Press and Reviews

"One of the best albums of 2013. Played on clawhammer-style fretless nylon-string guitar, Jeni Jol is an album full of odd meters, beautiful melodies, and gorgeous tone."
- Teja Gerkin, Acoustic Guitar Magazine

Read the full article

" of the world’s most brilliantly individualistic guitarists....his clawhammer picking adds precision, often achieving an absolutely hypnotic fluidity....count this as one of the best albums in a year."
–New York Music Daily
Read the full review

"Tev Stevig's current release Jeni Jol: Music of the Balkans, Greece, and Turkey is an eastern Mediterranean odyssey of carefully crafted arrangements and exquisite original compositions....Although his approach may appear to be esoteric and unconventional, the music he creates is captivating, accessible, and based on traditional folkloric styles....Jeni Jol is truly an extraordinary recording of Eastern European inspired compositions and should make an excellent addition to collections of international music.
James Scott, Minor 7th
Read the full review

"Stevig manages to fuse tradition with spontaneity with discipline while exploring even his own self-created borders. That some of the sounds are emerging from normal guitars is at times hard to credit. Stevig achieves slurs, inflections, and nuances normally found on other stringed instruments made for the work (lyres, ouds, etc.) and through, of course, hard-won skills in non-Western approaches....a compendium of serious superior musicianship unbound by any particular approach but composed of a blend of the higher reaches of many."
Mark S. Tucker, Folk & Acoustic Music Exchange 
Read the full review

"It is a lovely album for background music, quiet contemplation, or serious listening. Methinks quite a few guitar pickers will develop serious envy from listening to this superb recording."
Rob Weir, Off-Center Views
Read the full review

"...will touch you as deeply as a stroll in downtown Epidauros. Wondrous work here."
– George W. Harris, Jazz Weekly
Read the full review

"Stevig is playing this music seriously, and in the process making some valid connections between disparate musical cultures."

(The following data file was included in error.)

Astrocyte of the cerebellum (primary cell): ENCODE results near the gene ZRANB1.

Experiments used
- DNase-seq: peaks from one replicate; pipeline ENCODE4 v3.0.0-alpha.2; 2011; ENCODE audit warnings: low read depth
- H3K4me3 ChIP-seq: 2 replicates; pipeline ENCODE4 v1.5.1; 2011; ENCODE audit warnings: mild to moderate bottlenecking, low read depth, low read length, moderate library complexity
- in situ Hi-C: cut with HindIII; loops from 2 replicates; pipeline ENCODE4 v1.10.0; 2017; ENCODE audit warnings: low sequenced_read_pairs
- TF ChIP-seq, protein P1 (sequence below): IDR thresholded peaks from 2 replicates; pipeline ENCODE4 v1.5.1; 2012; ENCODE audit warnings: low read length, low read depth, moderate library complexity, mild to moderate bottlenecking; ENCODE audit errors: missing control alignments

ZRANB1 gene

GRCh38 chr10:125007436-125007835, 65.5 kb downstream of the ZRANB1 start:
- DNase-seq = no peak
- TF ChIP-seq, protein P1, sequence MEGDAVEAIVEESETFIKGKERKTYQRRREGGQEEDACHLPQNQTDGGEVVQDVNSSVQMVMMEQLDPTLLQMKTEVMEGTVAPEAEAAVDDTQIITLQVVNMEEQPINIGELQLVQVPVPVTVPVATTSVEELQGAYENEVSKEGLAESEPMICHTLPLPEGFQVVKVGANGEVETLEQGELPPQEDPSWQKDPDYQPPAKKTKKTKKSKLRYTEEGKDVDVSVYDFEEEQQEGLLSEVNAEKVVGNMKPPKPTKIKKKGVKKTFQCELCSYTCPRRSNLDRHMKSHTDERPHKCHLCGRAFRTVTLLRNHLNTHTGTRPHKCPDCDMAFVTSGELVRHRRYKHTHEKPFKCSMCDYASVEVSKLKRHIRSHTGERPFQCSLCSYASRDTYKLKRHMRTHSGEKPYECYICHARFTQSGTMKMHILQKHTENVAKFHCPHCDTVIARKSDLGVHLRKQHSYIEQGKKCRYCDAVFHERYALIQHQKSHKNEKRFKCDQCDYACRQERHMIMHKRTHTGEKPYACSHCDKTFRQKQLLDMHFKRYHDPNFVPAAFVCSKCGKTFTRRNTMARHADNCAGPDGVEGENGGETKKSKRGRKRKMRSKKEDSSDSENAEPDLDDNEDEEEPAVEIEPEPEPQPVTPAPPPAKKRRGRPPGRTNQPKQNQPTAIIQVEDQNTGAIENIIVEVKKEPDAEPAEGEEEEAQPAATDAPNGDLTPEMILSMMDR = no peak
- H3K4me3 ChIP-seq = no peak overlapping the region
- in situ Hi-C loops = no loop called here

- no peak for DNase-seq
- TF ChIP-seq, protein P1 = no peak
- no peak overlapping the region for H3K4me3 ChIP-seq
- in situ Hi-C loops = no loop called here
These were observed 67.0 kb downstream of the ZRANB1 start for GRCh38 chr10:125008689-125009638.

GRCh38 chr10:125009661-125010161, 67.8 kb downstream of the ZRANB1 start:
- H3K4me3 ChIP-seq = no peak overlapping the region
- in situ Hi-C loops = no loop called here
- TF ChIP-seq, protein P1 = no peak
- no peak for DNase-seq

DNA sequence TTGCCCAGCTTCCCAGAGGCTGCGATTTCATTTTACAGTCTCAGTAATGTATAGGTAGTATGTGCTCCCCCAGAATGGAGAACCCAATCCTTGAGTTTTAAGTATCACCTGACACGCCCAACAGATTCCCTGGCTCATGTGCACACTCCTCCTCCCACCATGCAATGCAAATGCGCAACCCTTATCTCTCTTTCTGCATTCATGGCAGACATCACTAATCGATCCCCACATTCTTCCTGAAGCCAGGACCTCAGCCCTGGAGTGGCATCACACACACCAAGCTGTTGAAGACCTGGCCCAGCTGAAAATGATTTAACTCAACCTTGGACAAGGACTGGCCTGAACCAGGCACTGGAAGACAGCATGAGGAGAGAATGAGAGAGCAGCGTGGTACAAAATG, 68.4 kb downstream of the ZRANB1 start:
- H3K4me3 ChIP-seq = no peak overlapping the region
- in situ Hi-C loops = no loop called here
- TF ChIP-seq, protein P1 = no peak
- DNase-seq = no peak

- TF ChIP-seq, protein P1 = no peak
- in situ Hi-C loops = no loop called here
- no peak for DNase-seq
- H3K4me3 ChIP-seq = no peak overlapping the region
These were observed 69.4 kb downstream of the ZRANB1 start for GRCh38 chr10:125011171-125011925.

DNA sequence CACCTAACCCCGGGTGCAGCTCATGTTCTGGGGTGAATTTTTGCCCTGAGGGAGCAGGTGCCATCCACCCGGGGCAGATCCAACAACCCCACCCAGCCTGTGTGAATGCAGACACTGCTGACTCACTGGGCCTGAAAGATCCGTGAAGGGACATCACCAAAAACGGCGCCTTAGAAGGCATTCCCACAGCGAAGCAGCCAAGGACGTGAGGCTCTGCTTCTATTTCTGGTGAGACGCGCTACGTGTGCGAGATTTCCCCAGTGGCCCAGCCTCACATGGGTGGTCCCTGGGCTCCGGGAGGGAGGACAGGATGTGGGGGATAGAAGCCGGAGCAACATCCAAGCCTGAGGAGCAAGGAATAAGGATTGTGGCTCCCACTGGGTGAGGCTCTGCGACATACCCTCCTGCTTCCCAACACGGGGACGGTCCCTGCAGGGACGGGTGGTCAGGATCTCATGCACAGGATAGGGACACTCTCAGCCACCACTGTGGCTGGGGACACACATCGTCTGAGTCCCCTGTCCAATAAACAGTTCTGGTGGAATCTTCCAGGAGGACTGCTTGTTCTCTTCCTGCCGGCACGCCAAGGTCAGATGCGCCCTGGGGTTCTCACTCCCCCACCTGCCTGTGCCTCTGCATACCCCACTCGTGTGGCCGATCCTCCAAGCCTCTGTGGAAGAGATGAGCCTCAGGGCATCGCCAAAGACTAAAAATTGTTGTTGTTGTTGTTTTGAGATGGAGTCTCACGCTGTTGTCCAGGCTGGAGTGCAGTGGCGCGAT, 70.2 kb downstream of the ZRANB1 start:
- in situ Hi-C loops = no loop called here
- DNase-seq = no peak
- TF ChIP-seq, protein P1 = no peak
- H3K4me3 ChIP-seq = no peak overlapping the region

–Gary Whitehouse, Sleeping Hedgehog
Read the full review

"No one will be dissatisfied with this release. It's that good." 
– Matthew Forss, Inside World Music

Read the full review

"8 out of 10. This is stately and elegant music respectfully rendered and beautifully played."
Nilan Perera,
Read the full review

"'ll be pretty amazed at what Stevig can pull off here....Stevig is one of those solo guitar cats that doesn't need any other coloration to make his sound seem full. Quite a tasty set throughout, guitar fans are just going to love this. Well done."
Midwest Record
Read the full review

"All of these tracks are incredible. 4.5/5 stars."
– Alicia Mayle,
Read the full review

"...initiates something genuinely new by connecting and combining seemingly disparate musical cultures."
–The Boston Globe

"...guitarist Tev Stevig (is) a fount of original, odd-time signature pieces steeped in Greek, Romanian and Serbian folk music"
The Hartford Courant

"...oud master..."
Johnathan Perry, Boston Globe

"Tempo percolates in “Gankino Oro” (Bulgarian), as Spiegelman beaks out the saxophone for an edgy solo. Tev Stevig punctuates the track with a jazzy electric guitar. All of the musicians contribute to the coloration and deft execution of this cultural expedition."
Robbie Gerson, Audiophile Audition

"In contrast, the Bulgarian Gankino Oro is unmistakably upbeat and optimistic—Tev Stevig, whose guitar playing is exceptional throughout the album, creates a fine single note solo here."
–Bruce Lindsay, All About Jazz

"The tricky Bulgarian dance Gankina Oro has the first of several bracingly rippling guitar solos by Stevig, this one sounding like a bouzouki but with better sustain."
–Lucid Culture

"Stevig takes his most intense solo of the night as the band vamps behind him on the Middle Eastern tune Nassam Aleyna." 
–Lucid Culture

"Stevig's oud enlivens the band's version of Tchaikovsky's "Arab Dance" and the O'Neill original "Autumn Digging Dance" - the two play together in soprano Julia Madeson's Aljashu, a band dedicated to the music of the Sephardic Jews from Spain and the influence of that music can be clearly heard on the tracks that feature the oud."
–Richard B Kamins, Step Tempest

"Mr. Ho brings in a studied jazz depth throughout, and a Middle Eastern flavor with the inclusion of Tev Stevig's oud on Tchaikovsky's Arab Dance and on his own Autumn Digging Dance. These additions bring another layer of the exotic to the sound."
–Dan McClenaghan, All About Jazz

"How do you give the Arab Dance from Tschaikovsky’s Nutcracker Suite real Middle Eastern cred? Add an oud, of course. That’s Tev Stevig (of ... Jeni Jol and many other great bands) doubling the flute lines and then kicking in a terse solo that’s Arab, not just Arabesque."
–Alan Young, Lucid Culture

"Brass Belly, a tricky Serbian-tinged tune, layers cool clarinet over a flutter brass pulse and Stevig’s absolutely amazing electric oud before the violin takes it up with a spin. Play to Win, by Stevig, a wickedly catchy, unpredictably shapeshifting song features Stevig’s guitar doing all kinds of wild spiraling phrases. After the brisk, biting oompah clarinet tune Pick Up and Go, they follow with the album’s best song, Cherambe, also by Stevig. A wicked blend of 60s style psychedelic rock and klezmer, it sounds like the Electric Prunes, Stevig bending his notes to their logical (or illogical) extremes."
–New York Music Daily